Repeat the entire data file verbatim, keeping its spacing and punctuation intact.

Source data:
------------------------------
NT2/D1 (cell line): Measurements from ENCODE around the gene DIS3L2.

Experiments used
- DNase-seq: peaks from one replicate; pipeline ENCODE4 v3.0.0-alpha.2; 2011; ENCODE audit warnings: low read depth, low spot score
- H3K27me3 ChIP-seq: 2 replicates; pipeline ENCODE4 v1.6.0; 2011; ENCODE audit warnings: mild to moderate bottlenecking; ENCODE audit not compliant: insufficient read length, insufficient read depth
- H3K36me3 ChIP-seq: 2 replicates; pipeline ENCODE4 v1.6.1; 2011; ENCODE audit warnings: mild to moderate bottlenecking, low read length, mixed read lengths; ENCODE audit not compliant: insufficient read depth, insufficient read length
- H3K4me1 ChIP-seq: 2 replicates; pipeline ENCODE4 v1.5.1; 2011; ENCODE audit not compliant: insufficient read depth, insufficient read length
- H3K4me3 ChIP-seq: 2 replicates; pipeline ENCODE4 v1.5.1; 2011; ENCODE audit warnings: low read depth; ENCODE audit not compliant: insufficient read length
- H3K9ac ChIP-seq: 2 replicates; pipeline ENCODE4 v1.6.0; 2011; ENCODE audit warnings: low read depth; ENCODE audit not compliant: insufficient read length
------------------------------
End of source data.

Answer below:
NT2/D1 (cell line): Measurements from ENCODE around the gene DIS3L2.

Experiments used
- DNase-seq: peaks from one replicate; pipeline ENCODE4 v3.0.0-alpha.2; 2011; ENCODE audit warnings: low read depth, low spot score
- H3K27me3 ChIP-seq: 2 replicates; pipeline ENCODE4 v1.6.0; 2011; ENCODE audit warnings: mild to moderate bottlenecking; ENCODE audit not compliant: insufficient read length, insufficient read depth
- H3K36me3 ChIP-seq: 2 replicates; pipeline ENCODE4 v1.6.1; 2011; ENCODE audit warnings: mild to moderate bottlenecking, low read length, mixed read lengths; ENCODE audit not compliant: insufficient read depth, insufficient read length
- H3K4me1 ChIP-seq: 2 replicates; pipeline ENCODE4 v1.5.1; 2011; ENCODE audit not compliant: insufficient read depth, insufficient read length
- H3K4me3 ChIP-seq: 2 replicates; pipeline ENCODE4 v1.5.1; 2011; ENCODE audit warnings: low read depth; ENCODE audit not compliant: insufficient read length
- H3K9ac ChIP-seq: 2 replicates; pipeline ENCODE4 v1.6.0; 2011; ENCODE audit warnings: low read depth; ENCODE audit not compliant: insufficient read length